Studio Visit: Charmaine OliviaJuxtapoz // Monday, 12 Nov 2012
From yoga instructor to artist, San Francisco-based Charmaine Olivia has continued to create amazing works of art that are playful, fun, and full of poetic passion. After seeing her work on instagram, I was immediately drawn to it. Charmaine’s paintings of beautiful women fused with otherworldly aspects ensure that each one is truly unique and memorable.
Over the years, her illustrations, photography and paintings have appeared in publications and galleries throughout the world. Some of Charmaine’s clients include Urban Outfitters, Lady Gaga, Hallmark, Volcom Stone, Element, Nylon Magazine, Inked Girls Magazine, Eyes on Walls, Threadless, Bolia, and Society6.
You can see more of Charmaine’s work at her upcoming gallery show at Shooting Gallery this February 2013. -James Pawlish
Can you tell me a little about your creative process?
Lately, I’m at this point where I do things that are fun. Its easier to torture yourself, especially with art. Like, if its not working you get really frustrated and then you mess it up. The second I get frustrated on a piece, I walk away, go read a book, or work on something else and then when I’m chilled out and excited again, I go back. What I’ve realized is time is kind of irreverent when it comes to making art, at least for me.
Sometimes my best work is done in three hours. The second I start a piece, I just go for for it, and the second I like it, its done. However, I do spend too much time on it at times and then have to go back and just wipe it off and start over again. For me, its definitely psychological; finding when its exciting, when you need to let it go, and when to start something new. I’m always finding the process.
Honestly, I make art for myself. I’m not doing it for anybody else. If I’m not enjoying myself, then whats the point. I don’t make art because someone told me do it. I just do it because I want to do it. However, its not always like that. Every month I’m learning something new and experimenting.
Do you have any formal training as an artist?
No, I started painting when I was seven. My aunt is an artist and my parents thought it would be a good idea for us to go paint together. At the time, I just wanted to paint mermaids and sea creatures. Thats how I learned to use oils and set up a pallet. If you know the basics on something, its not so scary or intimidating. People have this perception that oils are so challenging. If you just know the basics, you can go with it and figure it out on your own.
I think it comes down to just not being afraid. I like to do what I do, but I wasn’t always at this point. Its a developmental process. If anything, studying creativity is more important then what technique you use.
Are there any artists that you look toward for influence or inspiration?
Not a ton. I really admire Picasso a lot. I guess something that always bothered me when I started out about my work is that it was always changing. I looked to other artists and saw their work was consistent and matched, but my work wasn’t like that. I would learn something new and change it up. Thats something that I really enjoy about Picasso's work. It was always changing and he was comfortable with that.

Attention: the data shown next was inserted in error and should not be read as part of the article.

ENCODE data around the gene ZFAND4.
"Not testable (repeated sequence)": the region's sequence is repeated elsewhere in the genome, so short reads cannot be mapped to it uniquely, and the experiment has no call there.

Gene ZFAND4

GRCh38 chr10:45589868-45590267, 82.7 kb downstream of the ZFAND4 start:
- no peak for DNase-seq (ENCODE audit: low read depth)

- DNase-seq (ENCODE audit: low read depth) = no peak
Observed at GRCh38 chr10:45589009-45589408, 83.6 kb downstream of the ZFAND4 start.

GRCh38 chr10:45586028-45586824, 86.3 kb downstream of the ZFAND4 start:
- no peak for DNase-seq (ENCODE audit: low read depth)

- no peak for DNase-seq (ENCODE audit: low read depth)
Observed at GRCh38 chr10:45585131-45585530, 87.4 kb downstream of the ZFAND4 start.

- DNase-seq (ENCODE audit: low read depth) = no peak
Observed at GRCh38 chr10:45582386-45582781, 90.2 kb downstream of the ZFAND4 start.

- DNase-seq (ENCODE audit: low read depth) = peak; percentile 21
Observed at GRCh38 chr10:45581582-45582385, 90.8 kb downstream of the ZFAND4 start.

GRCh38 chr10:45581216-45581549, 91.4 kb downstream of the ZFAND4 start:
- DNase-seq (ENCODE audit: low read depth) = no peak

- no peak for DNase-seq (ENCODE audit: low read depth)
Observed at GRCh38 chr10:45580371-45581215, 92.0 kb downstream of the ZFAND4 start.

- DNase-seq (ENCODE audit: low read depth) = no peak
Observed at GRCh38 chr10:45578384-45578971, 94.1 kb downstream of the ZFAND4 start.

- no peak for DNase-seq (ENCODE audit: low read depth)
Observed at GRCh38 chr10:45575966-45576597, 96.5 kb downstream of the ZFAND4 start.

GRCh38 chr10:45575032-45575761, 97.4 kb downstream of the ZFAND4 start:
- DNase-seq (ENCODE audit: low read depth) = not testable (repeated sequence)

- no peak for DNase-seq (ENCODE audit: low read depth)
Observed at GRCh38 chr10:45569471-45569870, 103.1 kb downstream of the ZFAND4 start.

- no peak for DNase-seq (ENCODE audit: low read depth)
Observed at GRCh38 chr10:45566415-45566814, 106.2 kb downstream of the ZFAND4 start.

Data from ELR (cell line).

A lot of your characters look like self-portraits, is that the case?
Sometimes. I have models I work with, but when I don’t have anyone then I’ll just use myself because I don’t want to stop. Its usually just out of connivence. I have very few pieces that are intended self-portraits. I maybe have one that I can say is honestly a self-portrait. I’ll use my form for the base of the painting if anything. Its the female form I use.
What is it like to go on instagram and see all these other people who are super inspired by you as an artist?
Its very sweet. I wish I could respond to all of them and thank them, but I just don’t have time. However, I really do appreciate all my fans. I mean getting tattoos of my work that are inspired by my paintings is really humbling. When people do these recreations of my paintings, I’m just flattered. Its really fun too watch.
Do you find that the internet has helped you as an artist get your voice out there?
Absolutely! I’m more of a shy type of person. Its not really my way to walk into a gallery and say “here’s my work”. I’m not pushy with my work. I’ve done zero out reach my entire career. I’ve just put everything up and people have the choice to look at it or not. I’m just going to do my thing and see what happens. I mean, I guess I’ve just had some lucky breaks. I’ve always had a web presence and a site.
Do feel like you’ll do more sculptural work or installations?
Yeah, I think its inevitable. Painting is what I’m into right now, but I’m sure I’ll do sculptures. I just feel like I’m young and have the rest of my life to play with stuff.
What are you currently working on?
Right now, I’m just working some paintings for my next show at Shooting Gallery in February.